The original concept developed by Marilyn & Sons was for the camera to slowly pan from someone’s head to their feet in a single shot. “But halfway down, we wanted them to be doing something amazing,” Jamieson says. “So we started Googling people who can do crazy things with their hands, and we came across Gerry playing this ridiculous music.” At that point Phillips had been posting videos for a year. To date, his YouTube account has amassed 24 million views across more than 170 videos. Impressively, virtually all of his videos are shot in a single take: There are no edits, and if he flubs a note, he starts over. And he’s covered a broad range of musical styles, from the classic heavy metal of Iron Maiden’s “The Trooper” (3.4 million views) and the Super Mario Bros. theme (2.6 million views) to ’80s pop hits like A-ha’s “Take On Me” (947,000 views) and the tricky instrumental piece “Classical Gas” (153,000 views).

In 2007, though, Phillips was just getting started. The Marilyn & Sons creatives basically stumbled upon him: “It was late at night, we’d had a few beers; the whole studio was killing ourselves laughing at what he could do. We pitched it to the CEO of Pacific Brands, and they loved it.”

“We had to keep reshooting because people kept laughing,” recalls Jamieson. “We had to have silence on the set; there were a couple of young kids on the crew who we had to kick out of the studio. You could even hear the client—an American—struggling to keep it in all day.” Melbourne’s summer humidity meant Phillips had to change costumes regularly throughout the day to avoid visible sweat stains. Baby powder was a necessity, too, to keep his hands dry.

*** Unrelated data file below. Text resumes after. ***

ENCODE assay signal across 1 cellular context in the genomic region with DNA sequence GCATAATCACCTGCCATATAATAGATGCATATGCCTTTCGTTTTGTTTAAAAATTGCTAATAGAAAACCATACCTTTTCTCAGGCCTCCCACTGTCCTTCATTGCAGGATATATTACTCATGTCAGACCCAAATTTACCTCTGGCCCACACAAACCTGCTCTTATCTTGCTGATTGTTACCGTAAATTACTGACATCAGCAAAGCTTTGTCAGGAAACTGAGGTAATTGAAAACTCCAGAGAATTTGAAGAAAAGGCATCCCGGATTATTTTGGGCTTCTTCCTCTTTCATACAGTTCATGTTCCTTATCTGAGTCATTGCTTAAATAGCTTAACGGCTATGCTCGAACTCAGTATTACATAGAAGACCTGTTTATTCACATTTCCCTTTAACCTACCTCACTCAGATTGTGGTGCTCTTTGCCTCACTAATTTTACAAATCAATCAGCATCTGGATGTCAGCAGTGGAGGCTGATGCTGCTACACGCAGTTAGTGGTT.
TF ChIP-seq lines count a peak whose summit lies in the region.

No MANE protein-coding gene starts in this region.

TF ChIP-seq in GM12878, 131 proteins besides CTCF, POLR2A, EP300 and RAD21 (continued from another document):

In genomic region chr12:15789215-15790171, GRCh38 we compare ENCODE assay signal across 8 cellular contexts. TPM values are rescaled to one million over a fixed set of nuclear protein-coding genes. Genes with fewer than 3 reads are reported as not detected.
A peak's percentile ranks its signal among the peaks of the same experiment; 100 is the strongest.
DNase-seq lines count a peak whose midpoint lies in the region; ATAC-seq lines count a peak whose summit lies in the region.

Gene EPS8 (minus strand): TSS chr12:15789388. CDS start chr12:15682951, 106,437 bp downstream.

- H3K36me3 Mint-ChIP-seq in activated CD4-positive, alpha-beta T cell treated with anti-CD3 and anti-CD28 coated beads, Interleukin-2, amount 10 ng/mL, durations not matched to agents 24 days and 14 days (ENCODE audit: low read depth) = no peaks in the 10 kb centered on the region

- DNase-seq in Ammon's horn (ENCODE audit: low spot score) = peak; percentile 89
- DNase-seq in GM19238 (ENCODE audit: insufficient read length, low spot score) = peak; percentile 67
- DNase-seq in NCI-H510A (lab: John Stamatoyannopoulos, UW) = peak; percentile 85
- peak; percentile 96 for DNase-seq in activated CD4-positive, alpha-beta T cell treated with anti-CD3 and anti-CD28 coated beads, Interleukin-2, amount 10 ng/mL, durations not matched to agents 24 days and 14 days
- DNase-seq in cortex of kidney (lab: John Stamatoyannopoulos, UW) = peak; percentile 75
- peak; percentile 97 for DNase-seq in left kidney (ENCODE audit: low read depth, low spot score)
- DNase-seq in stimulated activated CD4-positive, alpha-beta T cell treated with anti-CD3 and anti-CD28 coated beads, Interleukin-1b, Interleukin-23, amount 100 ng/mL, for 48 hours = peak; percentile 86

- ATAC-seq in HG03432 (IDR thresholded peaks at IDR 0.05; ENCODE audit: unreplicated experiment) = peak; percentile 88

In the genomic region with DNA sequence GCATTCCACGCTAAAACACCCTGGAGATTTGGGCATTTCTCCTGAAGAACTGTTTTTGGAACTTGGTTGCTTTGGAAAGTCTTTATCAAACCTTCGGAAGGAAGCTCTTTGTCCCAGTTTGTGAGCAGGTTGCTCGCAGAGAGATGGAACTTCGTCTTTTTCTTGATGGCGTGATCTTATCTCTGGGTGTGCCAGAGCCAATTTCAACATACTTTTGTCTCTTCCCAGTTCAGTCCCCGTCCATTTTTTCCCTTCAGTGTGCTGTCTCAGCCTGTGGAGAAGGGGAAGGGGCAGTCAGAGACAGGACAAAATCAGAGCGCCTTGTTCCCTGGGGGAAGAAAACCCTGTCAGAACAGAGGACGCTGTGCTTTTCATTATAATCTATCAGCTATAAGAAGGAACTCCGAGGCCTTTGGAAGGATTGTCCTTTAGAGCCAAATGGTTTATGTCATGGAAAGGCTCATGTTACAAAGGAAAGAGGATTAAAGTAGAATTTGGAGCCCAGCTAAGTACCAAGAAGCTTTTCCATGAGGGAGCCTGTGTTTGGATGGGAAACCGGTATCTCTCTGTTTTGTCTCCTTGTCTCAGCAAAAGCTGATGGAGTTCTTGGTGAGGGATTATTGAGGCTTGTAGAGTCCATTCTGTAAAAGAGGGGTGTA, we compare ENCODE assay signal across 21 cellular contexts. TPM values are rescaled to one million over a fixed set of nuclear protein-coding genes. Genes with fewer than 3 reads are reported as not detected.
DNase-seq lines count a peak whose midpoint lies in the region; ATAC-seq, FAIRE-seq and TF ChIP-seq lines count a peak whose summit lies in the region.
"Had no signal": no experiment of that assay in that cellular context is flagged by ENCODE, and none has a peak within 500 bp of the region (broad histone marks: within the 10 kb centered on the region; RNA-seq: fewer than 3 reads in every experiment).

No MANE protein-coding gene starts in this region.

Five versions were shot on that day in the tin shed, and three made it to air. The other two 30-second spots saw Phillips performing Pachelbel’s “Canon in D” and “The Mexican Hat Dance.” (He also performed some AC/DC riffs, as well as the whole guitar solo from “Stairway to Heaven,” but those were never released: as to the former, the band wouldn’t allow it, and the latter track would’ve cost “a million dollars” to use, according to Jamieson.)

Jamieson remembers that day fondly. “Without a doubt, it’s our favorite campaign,” he says. It worked, too: By the end of its run, which also included billboard, print, and cinema ads, the Volley had become the highest-selling shoe in the country. “Even eight hours later, when we were doing the final tracks, we were still laughing,” he says. “It’s not just funny; it’s amazing. He’s a talented dude. He was ripping out guitar solos that he’d never heard before; he’d just listen to it a couple of times, then rip it out, note-for-note. We just couldn’t believe how good he was.”

On a particularly cold winter’s afternoon in 1914 in Traverse City, Michigan, a boy named Cecil Dill was walking home from school. His hands were cold, and since he had no mittens, he began pressing them together to produce some warmth. It didn’t work, so he squeezed them tightly and was surprised to hear that this act allowed him to achieve a few different sounds. Intrigued, he began squeezing every day, until before long, he could play “Yankee Doodle” clear through, using only his hands.